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Tony Sachs

Tony Sachs

Posted: March 4, 2011 12:29 PM

My Oh My! Three New Bourbons (And A Rye)!

I could make up some reasons why March is the best time of year to drink whiskey. It's nice to have a bourbon while watching Kentucky play during March Madness? An Old Fashioned is a great way to celebrate the first day of spring? A rye Manhattan is just what small business owners need after they've finished filing their corporate tax returns on March 15?

All of the above are true, but really, any time is a good time to drink whiskey. And since several new brands have hit the market in the last couple of months, there's yet another excuse to sip the amber nectar -- research. If you don't have the time, money or inclination to tear yourself away from your tried-and-true favorites, I've selflessly researched a bunch of them myself. Hey, it's the least I can do for fellow whiskey lovers.

Here are four of the more exciting whiskeys (three bourbons and a rye, to be precise) that are new to the shelves of your local booze emporium.

Early Times 354 Bourbon
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EARLY TIMES 354 BOURBON (40% alcohol by volume, aged at least 4 years, suggested retail price $16). Early Times has been around since Jack Beam (Jim Beam's uncle) started the distillery in the 1860s. In the 1950s its bourbon was, according to their website, the best seller in the world. For the last thirty years, however, Early Times has been a bourbon-free distillery. Now they've re-entered the market with a splash with their 354 bourbon, which refers to the number of the distillery's federal permit, the oldest in Kentucky.

I have no idea how it tastes compared to the vintage stuff. Regardless, I like it a lot. It's a great starter bourbon if you're just getting your feet wet, as it were. It's very sweet, with a lush, almost syrupy mouth feel; there's lots of vanilla, honey and caramel notes along with an interesting touch of candied orange peel. It's quite mild, with hardly any alcoholic burn on the finish. Add a little water or an ice cube and it opens up a bit, revealing a more refined nature. I find it goes great in a Perfect Manhattan (where equal proportions of sweet and dry vermouth are used; a standard Manhattan only uses sweet vermouth). You can buy better bourbons, but you'll have a hard time finding a better one for 354's suggested retail price of $15.99. A heck of a value.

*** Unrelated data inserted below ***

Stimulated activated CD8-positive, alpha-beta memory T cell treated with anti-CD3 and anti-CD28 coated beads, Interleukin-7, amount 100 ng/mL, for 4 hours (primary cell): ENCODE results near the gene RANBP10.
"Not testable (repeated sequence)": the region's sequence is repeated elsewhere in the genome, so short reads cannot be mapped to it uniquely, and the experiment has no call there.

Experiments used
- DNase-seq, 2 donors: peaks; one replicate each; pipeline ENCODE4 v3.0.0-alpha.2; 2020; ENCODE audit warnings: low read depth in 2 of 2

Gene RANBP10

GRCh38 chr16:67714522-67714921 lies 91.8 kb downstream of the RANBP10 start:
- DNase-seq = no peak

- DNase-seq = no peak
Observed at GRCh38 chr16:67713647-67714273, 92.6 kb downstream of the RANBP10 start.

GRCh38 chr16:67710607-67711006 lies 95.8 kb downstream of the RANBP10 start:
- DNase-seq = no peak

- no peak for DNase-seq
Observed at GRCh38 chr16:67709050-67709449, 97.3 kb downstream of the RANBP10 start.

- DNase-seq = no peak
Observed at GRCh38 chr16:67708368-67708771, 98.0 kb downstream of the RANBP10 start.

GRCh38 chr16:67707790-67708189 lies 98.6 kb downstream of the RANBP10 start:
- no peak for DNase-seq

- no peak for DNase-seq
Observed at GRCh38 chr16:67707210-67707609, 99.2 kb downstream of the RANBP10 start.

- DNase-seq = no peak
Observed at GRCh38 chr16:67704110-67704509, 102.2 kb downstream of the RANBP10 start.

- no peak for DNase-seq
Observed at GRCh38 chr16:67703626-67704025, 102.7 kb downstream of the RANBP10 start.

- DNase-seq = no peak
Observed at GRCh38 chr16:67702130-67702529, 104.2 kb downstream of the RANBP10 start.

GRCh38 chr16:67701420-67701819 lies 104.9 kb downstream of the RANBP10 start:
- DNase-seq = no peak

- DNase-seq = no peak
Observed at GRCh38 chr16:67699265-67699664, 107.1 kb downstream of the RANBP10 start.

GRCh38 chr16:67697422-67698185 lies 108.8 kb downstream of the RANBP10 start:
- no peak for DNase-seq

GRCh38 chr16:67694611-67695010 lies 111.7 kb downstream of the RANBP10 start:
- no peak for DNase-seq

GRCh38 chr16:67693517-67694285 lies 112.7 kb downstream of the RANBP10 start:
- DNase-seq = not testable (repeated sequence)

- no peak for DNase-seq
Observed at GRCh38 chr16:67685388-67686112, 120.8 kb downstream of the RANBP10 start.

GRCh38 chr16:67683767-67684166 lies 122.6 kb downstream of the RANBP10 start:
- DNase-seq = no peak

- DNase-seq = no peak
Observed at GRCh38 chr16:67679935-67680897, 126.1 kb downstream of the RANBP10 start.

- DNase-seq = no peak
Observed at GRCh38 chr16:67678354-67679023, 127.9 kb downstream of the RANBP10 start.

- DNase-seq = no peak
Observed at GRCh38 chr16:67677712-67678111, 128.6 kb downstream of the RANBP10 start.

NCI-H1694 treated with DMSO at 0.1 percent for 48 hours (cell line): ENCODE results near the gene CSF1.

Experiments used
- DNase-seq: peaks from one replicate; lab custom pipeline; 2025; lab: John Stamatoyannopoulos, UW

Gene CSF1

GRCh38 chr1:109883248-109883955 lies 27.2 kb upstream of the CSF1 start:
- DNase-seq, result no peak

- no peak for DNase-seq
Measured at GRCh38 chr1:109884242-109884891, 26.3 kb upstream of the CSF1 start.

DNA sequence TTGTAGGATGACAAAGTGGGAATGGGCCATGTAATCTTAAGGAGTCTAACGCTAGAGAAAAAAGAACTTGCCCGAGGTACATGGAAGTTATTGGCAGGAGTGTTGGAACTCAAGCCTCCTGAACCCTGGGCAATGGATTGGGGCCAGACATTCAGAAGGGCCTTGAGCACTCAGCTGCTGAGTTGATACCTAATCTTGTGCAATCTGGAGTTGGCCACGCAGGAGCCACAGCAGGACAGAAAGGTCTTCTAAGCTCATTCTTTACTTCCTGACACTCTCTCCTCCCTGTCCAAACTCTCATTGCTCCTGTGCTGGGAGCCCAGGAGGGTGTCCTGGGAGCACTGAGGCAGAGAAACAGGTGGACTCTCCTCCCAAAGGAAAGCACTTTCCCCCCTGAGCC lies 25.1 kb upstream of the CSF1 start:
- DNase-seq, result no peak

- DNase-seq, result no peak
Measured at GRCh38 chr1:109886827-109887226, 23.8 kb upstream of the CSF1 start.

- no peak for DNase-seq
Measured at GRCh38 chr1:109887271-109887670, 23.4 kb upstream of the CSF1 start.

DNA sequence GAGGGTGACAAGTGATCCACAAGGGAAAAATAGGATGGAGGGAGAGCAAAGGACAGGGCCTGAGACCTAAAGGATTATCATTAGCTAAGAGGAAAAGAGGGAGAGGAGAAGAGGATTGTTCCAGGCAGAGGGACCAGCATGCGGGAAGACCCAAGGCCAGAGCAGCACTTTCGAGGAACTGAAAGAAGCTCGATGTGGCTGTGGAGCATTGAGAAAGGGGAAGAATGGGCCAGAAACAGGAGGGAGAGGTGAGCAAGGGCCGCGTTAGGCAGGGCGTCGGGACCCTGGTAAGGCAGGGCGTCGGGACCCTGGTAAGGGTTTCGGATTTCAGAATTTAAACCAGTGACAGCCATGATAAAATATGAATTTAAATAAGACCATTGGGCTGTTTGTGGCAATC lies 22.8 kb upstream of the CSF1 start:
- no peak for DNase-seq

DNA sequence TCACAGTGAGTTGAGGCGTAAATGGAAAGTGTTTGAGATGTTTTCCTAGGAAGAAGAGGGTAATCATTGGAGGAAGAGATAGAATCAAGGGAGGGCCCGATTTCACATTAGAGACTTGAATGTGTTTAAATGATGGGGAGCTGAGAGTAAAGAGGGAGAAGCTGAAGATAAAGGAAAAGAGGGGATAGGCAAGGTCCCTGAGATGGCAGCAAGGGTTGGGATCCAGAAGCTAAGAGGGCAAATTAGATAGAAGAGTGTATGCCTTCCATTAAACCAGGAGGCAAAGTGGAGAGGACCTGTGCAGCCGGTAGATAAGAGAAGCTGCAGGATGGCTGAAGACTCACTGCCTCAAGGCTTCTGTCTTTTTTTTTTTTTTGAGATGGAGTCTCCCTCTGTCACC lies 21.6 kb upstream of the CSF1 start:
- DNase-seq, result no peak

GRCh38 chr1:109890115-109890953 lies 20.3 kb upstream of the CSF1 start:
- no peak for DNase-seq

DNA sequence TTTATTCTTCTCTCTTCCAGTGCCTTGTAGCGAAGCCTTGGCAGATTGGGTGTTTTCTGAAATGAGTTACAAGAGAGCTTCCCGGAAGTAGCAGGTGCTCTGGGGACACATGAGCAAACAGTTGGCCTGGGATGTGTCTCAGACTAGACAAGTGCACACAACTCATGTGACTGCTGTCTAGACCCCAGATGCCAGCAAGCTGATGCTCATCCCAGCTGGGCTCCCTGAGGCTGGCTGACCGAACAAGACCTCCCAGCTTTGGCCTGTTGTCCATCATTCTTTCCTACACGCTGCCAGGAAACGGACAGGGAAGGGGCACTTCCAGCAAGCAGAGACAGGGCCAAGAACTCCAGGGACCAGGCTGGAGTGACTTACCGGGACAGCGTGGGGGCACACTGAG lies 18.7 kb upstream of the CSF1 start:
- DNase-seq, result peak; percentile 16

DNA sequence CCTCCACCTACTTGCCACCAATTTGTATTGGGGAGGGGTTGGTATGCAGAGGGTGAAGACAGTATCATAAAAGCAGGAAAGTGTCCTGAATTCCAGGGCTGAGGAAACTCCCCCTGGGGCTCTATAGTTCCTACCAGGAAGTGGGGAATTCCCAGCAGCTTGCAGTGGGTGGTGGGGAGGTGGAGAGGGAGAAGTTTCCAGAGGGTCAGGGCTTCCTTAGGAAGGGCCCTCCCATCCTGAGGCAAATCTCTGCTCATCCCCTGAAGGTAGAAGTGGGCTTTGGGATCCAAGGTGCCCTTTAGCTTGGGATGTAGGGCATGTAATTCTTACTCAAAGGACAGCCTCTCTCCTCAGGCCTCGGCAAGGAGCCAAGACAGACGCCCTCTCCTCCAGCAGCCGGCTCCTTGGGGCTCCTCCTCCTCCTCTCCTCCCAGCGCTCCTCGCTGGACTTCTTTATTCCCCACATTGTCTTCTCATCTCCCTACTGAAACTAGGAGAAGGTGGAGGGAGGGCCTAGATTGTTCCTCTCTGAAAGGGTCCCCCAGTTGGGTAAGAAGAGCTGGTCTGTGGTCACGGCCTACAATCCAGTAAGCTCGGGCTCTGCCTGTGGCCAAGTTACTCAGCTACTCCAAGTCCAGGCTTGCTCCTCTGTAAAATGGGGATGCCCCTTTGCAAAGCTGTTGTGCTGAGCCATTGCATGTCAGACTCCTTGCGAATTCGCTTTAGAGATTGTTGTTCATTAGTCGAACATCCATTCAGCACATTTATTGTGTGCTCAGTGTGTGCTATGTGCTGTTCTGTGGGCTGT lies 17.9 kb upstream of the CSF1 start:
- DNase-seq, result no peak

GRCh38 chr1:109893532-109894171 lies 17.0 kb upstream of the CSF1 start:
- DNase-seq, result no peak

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There are plenty of new whiskeys on tap for the coming months (wait, can a whiskey be "on tap"?). I've had a chance to try two. May promises the release of Jim Beam's Devil's Cut bourbon. Apparently, the folks at Beam have figured out how to remove the bourbon that's been absorbed by the oak barrels in which it rests during the aging process. No idea how they do it, but I can tell you this -- it tastes mighty woody, and quite smoky for a bourbon as well. Interesting stuff.

And the folks at Ransom Spirits (helmed by mad genius distiller Tad Seestedt) are working on a new whiskey, wisely dubbed Ransom Whiskey, based on a mashbill for Irish whiskey dating back to 1871. It's an interesting mix of barley, rye, and a little bit of oat, which you won't encounter much in whiskey nowadays. The mix is delicious and, thanks to the oats, quite unlike anything I've had before. The whiskey hasn't finished aging (it's only been in the barrel for a few months), but even at this tender age you can tell it's going to be special.

Have you tried any exciting new bourbons, ryes, or any other spirits that strike your fancy? Had a sneak preview of upcoming editions? Disagree with the reviews here? Chime in at the "Comments" section -- your two cents are encouraged.


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